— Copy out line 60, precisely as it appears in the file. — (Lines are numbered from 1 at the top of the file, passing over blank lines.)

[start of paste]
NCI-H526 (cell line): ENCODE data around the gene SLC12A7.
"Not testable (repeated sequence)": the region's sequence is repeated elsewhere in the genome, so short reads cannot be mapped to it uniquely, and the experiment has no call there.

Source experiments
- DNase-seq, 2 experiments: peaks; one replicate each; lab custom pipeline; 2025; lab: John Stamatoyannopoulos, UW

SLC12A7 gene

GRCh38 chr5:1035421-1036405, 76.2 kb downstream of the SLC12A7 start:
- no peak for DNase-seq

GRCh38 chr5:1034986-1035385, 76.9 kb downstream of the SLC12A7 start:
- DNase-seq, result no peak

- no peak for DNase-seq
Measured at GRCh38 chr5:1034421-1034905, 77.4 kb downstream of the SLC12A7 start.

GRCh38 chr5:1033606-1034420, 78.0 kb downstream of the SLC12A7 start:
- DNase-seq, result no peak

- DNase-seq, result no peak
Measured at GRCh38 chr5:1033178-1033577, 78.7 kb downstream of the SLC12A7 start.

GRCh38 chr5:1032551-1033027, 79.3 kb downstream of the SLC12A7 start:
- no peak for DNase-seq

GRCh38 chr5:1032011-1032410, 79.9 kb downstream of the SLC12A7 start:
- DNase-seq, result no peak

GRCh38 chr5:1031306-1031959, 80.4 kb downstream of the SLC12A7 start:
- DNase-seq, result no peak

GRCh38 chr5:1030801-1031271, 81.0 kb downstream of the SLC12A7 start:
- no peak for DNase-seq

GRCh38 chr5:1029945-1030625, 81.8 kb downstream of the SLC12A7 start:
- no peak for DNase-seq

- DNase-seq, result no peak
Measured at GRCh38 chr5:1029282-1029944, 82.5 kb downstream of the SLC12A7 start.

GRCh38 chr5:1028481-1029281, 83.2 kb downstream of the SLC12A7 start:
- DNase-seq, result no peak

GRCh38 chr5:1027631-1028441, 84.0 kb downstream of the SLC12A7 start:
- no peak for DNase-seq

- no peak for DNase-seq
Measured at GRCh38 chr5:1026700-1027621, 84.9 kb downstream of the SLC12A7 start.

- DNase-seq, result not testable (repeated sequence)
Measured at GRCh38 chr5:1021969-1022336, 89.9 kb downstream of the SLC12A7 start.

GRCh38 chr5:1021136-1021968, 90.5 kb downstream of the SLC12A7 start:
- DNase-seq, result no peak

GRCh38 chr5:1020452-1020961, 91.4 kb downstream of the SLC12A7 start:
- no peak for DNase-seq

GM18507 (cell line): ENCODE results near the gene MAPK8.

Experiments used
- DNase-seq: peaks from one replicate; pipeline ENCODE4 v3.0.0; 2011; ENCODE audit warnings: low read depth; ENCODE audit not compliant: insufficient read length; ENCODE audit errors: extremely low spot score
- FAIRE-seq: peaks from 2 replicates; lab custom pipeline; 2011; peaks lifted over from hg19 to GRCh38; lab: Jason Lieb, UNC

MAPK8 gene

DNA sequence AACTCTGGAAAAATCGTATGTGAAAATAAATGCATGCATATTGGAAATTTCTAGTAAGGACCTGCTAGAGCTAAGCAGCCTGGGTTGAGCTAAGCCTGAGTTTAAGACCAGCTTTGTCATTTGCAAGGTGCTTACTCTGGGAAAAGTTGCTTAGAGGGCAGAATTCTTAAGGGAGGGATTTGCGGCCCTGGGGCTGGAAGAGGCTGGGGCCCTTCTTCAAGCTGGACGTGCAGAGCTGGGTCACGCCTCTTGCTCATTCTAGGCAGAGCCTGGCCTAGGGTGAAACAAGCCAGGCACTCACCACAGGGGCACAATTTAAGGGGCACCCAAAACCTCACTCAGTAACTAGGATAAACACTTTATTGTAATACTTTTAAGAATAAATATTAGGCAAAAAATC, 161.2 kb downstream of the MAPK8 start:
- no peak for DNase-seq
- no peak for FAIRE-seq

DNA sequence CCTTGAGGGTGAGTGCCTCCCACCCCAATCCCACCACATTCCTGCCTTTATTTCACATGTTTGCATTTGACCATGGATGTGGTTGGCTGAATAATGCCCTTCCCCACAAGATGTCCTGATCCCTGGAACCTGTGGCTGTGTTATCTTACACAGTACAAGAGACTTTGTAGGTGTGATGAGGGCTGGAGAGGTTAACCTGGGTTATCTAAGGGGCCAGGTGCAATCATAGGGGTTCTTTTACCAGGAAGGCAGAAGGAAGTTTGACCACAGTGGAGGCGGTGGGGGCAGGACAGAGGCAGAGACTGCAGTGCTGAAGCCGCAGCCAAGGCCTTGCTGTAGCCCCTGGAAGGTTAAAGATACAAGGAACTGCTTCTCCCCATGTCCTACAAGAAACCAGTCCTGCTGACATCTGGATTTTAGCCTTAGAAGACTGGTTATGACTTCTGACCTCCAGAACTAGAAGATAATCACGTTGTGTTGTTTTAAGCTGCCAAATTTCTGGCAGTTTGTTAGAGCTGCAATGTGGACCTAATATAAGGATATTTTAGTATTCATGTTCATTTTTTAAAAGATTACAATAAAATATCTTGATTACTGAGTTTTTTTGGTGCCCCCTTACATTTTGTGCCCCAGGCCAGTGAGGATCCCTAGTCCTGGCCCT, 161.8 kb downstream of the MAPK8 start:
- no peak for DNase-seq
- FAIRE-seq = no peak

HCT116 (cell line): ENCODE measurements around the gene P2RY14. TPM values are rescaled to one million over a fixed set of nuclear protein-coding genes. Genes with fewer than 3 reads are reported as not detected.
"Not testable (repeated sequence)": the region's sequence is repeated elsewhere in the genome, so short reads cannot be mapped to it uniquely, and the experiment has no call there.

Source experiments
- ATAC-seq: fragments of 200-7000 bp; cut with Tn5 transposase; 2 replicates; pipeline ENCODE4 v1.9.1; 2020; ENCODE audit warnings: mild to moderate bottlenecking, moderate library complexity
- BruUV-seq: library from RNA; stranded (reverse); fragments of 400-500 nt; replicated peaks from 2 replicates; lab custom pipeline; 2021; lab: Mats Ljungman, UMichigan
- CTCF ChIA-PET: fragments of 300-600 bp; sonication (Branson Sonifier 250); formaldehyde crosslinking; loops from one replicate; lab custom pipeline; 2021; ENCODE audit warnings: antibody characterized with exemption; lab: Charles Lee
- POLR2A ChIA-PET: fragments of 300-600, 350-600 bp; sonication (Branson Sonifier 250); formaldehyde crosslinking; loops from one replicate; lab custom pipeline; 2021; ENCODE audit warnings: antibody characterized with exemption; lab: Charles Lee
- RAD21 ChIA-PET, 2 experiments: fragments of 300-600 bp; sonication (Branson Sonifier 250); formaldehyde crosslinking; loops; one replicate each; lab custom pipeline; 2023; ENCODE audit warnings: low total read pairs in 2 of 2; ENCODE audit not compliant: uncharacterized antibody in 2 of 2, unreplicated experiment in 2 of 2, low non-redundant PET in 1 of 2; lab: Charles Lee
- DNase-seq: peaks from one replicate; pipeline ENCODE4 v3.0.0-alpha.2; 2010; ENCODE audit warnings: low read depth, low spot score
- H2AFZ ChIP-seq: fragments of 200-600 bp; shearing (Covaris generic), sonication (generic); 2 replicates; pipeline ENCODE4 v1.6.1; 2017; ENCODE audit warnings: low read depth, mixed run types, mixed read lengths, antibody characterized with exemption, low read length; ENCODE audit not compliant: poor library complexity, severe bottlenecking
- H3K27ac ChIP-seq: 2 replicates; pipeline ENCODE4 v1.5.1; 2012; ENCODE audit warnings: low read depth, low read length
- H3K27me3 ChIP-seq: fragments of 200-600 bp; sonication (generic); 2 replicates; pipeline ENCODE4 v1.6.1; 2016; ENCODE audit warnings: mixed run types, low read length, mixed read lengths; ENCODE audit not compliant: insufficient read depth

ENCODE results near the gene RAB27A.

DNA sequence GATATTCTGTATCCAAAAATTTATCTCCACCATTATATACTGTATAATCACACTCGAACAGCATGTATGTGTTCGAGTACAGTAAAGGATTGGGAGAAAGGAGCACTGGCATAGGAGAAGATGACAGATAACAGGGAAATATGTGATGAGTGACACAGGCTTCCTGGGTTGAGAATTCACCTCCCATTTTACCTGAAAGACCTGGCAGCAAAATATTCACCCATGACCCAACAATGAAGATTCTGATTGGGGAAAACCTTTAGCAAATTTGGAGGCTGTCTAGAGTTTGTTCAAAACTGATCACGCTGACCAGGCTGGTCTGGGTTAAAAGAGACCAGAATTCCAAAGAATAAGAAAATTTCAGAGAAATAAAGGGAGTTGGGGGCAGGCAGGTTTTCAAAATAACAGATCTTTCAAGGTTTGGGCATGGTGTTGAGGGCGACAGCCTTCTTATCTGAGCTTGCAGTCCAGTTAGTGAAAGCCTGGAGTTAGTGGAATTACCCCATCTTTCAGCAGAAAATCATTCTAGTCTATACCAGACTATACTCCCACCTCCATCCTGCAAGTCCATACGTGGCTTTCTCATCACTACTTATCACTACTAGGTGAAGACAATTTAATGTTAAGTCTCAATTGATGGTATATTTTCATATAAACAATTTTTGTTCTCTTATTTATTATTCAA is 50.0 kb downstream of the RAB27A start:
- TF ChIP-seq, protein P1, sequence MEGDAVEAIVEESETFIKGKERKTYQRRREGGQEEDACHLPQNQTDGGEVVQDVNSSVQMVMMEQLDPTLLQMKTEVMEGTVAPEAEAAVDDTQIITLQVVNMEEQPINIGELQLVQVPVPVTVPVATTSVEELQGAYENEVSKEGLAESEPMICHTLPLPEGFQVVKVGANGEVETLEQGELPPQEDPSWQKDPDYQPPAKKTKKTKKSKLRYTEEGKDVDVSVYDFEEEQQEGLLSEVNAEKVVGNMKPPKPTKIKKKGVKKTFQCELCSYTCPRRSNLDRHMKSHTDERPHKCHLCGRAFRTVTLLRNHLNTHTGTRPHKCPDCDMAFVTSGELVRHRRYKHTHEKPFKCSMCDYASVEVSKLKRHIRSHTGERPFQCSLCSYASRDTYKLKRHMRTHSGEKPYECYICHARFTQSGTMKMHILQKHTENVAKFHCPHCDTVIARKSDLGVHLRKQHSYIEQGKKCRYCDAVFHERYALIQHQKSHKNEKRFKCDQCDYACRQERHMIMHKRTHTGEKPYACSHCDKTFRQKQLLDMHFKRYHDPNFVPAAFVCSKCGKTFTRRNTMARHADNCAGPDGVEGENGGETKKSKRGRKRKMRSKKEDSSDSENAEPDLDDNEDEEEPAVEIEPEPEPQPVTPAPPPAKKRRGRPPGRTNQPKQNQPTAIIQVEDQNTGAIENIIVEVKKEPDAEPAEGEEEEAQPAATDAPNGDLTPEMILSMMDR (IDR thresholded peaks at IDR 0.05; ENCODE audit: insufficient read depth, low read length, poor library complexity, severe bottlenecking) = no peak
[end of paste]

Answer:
- H2AFZ ChIP-seq: fragments of 200-600 bp; shearing (Covaris generic), sonication (generic); 2 replicates; pipeline ENCODE4 v1.6.1; 2017; ENCODE audit warnings: low read depth, mixed run types, mixed read lengths, antibody characterized with exemption, low read length; ENCODE audit not compliant: poor library complexity, severe bottlenecking